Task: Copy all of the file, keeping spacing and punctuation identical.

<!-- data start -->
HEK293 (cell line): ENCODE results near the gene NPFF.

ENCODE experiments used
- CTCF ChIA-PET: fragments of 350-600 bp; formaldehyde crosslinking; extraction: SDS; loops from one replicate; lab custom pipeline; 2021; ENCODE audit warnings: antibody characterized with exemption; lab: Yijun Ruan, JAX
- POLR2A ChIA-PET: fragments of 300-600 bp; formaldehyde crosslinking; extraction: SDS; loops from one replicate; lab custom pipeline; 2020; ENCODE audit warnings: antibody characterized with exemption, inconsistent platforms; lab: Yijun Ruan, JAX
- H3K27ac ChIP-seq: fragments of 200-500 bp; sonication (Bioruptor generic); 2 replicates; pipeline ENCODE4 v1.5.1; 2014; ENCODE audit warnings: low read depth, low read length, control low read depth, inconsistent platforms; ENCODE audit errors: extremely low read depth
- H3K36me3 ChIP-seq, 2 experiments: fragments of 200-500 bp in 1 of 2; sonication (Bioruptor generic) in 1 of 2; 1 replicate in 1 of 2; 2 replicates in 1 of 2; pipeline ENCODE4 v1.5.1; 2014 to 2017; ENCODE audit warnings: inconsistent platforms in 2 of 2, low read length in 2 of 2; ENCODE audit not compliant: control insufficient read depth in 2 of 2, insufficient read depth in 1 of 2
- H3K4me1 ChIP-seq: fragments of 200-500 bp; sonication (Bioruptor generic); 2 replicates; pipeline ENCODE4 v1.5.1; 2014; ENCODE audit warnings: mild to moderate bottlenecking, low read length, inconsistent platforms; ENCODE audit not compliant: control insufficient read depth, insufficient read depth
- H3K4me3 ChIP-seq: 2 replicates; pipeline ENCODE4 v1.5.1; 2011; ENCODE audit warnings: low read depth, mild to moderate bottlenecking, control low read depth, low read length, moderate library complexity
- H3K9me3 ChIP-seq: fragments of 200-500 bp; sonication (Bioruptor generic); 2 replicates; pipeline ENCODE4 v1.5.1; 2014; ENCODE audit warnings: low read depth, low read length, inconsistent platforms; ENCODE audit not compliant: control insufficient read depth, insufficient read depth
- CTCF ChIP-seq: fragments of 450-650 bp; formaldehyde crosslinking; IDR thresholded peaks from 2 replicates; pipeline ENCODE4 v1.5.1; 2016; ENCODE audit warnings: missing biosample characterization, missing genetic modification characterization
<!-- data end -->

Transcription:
HEK293 (cell line): ENCODE results near the gene NPFF.

ENCODE experiments used
- CTCF ChIA-PET: fragments of 350-600 bp; formaldehyde crosslinking; extraction: SDS; loops from one replicate; lab custom pipeline; 2021; ENCODE audit warnings: antibody characterized with exemption; lab: Yijun Ruan, JAX
- POLR2A ChIA-PET: fragments of 300-600 bp; formaldehyde crosslinking; extraction: SDS; loops from one replicate; lab custom pipeline; 2020; ENCODE audit warnings: antibody characterized with exemption, inconsistent platforms; lab: Yijun Ruan, JAX
- H3K27ac ChIP-seq: fragments of 200-500 bp; sonication (Bioruptor generic); 2 replicates; pipeline ENCODE4 v1.5.1; 2014; ENCODE audit warnings: low read depth, low read length, control low read depth, inconsistent platforms; ENCODE audit errors: extremely low read depth
- H3K36me3 ChIP-seq, 2 experiments: fragments of 200-500 bp in 1 of 2; sonication (Bioruptor generic) in 1 of 2; 1 replicate in 1 of 2; 2 replicates in 1 of 2; pipeline ENCODE4 v1.5.1; 2014 to 2017; ENCODE audit warnings: inconsistent platforms in 2 of 2, low read length in 2 of 2; ENCODE audit not compliant: control insufficient read depth in 2 of 2, insufficient read depth in 1 of 2
- H3K4me1 ChIP-seq: fragments of 200-500 bp; sonication (Bioruptor generic); 2 replicates; pipeline ENCODE4 v1.5.1; 2014; ENCODE audit warnings: mild to moderate bottlenecking, low read length, inconsistent platforms; ENCODE audit not compliant: control insufficient read depth, insufficient read depth
- H3K4me3 ChIP-seq: 2 replicates; pipeline ENCODE4 v1.5.1; 2011; ENCODE audit warnings: low read depth, mild to moderate bottlenecking, control low read depth, low read length, moderate library complexity
- H3K9me3 ChIP-seq: fragments of 200-500 bp; sonication (Bioruptor generic); 2 replicates; pipeline ENCODE4 v1.5.1; 2014; ENCODE audit warnings: low read depth, low read length, inconsistent platforms; ENCODE audit not compliant: control insufficient read depth, insufficient read depth
- CTCF ChIP-seq: fragments of 450-650 bp; formaldehyde crosslinking; IDR thresholded peaks from 2 replicates; pipeline ENCODE4 v1.5.1; 2016; ENCODE audit warnings: missing biosample characterization, missing genetic modification characterization